Look at my feet, and see how they are shod. Look at the footprints I leave behind in the soil. They are the footprints left by a mortal form who wore only simple woven sandals. And yet many of the footprints left by those who deign to place themselves nearer to me have sunk deep into my earth, weighed down by the finery of their wearers. Their footprints are heavier than my own, and I tell you that their weighty apparel, their jewelled rings and resplendent robes, distances them from me more than the pure of heart who must walk barefoot, for such earthly show is a greater barrier to drawing close to me than the simplest garments worn by those who leave footprints as light as my own. The footprints of the meek and my own are no different. Their footprints have trodden where I also have trodden, and therefore are the same. Lightness is a virtue, and a crown of thorns weighs less than a crown of jewels and gold, both in this world and in the one to come.

But these robes of earthly glory are not all that in my eyes truly weighs down mortal flesh. If the blood of even one individual is shed in my name, I say to you that the death of that one person is a matter of greater weight to me than my own mortal death, which was no death but a mere revealing of my true nature, as it is for you all. And yet the lives of millions have been offered up in my name. Where is the kingdom of heaven for those who have swung the sword, or caused conversion in my name by fear or by force, or torched the pyre beneath the stake? How can it ever be attained when all which I truly am has become so misshapen?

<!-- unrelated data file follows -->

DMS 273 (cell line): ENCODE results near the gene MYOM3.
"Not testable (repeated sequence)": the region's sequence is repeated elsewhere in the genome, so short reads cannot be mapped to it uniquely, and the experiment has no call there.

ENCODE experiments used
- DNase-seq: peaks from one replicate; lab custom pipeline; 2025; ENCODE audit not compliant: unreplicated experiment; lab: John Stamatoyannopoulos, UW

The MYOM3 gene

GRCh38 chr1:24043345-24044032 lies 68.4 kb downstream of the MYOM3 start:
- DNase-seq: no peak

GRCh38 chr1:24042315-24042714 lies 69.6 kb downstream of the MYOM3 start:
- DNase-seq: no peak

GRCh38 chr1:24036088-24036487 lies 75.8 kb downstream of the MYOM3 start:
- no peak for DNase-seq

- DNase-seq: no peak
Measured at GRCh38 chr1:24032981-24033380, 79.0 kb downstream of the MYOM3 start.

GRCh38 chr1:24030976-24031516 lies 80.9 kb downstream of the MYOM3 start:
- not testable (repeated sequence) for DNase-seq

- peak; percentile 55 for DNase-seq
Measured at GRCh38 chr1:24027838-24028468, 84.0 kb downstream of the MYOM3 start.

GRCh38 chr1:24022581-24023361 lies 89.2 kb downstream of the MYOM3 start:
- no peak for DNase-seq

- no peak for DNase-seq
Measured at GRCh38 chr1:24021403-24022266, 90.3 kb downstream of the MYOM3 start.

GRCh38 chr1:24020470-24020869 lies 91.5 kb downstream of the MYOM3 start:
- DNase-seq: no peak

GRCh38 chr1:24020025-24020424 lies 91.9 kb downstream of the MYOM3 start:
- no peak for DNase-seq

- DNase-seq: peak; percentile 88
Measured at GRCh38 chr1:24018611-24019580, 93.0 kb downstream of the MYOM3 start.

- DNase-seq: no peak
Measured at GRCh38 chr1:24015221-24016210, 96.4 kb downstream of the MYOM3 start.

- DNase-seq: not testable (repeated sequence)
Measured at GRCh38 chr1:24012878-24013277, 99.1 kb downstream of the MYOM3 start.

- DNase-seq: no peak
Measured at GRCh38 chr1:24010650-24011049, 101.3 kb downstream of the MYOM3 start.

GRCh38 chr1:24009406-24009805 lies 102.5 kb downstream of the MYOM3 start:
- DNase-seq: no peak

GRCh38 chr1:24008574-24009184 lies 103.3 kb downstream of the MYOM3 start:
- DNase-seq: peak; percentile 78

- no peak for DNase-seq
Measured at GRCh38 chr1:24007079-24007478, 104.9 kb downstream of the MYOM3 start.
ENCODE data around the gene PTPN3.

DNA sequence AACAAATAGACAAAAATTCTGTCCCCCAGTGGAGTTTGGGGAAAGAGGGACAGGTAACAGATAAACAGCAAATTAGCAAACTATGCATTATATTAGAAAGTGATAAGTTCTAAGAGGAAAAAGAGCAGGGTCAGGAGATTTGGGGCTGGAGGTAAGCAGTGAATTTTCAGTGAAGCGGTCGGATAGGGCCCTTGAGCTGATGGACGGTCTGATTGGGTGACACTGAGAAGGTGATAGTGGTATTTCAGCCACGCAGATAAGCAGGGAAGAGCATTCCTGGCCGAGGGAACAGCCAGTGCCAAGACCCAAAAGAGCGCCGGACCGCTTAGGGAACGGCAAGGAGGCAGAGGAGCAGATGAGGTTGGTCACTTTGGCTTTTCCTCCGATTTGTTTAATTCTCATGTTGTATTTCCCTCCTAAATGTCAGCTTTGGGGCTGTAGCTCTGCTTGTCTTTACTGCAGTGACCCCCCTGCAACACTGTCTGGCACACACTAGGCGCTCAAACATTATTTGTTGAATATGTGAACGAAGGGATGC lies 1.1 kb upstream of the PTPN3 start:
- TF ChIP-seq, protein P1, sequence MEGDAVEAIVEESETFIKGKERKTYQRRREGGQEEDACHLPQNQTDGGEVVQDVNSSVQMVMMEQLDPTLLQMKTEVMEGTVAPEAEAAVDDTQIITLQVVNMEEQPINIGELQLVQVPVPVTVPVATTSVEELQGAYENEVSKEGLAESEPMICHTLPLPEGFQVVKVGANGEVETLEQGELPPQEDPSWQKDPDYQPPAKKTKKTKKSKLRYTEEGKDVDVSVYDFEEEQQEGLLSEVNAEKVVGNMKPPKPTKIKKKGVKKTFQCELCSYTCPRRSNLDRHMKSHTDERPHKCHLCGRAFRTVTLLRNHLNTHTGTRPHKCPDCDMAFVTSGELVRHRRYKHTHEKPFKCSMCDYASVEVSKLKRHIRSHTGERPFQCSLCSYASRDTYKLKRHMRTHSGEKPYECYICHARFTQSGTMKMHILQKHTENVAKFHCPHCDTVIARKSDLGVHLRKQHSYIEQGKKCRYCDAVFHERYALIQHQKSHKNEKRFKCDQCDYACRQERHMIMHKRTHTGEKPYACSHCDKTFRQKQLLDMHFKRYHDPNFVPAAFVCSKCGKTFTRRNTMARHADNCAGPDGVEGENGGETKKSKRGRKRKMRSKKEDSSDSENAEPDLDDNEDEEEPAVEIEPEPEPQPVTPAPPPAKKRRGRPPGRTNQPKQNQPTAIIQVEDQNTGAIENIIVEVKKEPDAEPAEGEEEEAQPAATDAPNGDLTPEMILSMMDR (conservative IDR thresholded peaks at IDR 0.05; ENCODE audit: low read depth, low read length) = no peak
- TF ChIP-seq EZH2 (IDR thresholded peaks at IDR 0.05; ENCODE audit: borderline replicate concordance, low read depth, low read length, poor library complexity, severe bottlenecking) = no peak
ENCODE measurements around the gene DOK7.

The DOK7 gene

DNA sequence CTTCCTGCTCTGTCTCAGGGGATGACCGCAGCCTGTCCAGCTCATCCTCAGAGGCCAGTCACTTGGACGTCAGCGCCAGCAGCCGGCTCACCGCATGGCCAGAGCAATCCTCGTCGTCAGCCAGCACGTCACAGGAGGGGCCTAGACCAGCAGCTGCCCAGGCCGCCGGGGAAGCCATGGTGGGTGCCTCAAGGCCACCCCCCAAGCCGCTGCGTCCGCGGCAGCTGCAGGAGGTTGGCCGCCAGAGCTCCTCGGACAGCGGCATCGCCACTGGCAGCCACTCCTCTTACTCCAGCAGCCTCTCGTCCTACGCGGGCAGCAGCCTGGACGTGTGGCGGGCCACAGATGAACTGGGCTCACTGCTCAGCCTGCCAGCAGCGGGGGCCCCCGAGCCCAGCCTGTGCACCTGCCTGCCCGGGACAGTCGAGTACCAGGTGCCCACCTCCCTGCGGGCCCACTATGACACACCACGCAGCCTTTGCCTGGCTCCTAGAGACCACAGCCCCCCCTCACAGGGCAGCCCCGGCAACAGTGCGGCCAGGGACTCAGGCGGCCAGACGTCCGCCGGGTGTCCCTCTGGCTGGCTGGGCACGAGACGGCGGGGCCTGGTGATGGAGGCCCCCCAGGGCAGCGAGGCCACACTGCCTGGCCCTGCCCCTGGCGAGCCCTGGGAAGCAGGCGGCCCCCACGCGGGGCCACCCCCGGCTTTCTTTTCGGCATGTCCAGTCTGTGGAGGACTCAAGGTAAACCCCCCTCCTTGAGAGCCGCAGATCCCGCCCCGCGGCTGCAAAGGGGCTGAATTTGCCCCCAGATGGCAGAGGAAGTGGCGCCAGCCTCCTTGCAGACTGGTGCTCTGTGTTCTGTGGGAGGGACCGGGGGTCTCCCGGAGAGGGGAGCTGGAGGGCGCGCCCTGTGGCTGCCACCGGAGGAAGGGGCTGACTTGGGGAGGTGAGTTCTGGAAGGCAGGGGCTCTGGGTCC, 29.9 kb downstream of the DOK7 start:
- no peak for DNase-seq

How could it have come to pass that so many innocent young souls so precious to me have been damaged by those who actually make claim to represent me, but who in truth only represent their own darkness? I, who have entrusted to the Woman the most difficult and the most sacred task of all, and who should only be honoured, now find Her damned by you. Do you seriously imagine that I will return in triumph when so much that has been done in my name has served only to create damage and division, and even a loss of life itself? Only a fool would think that I one day shall return. The pure of heart know that I have never left.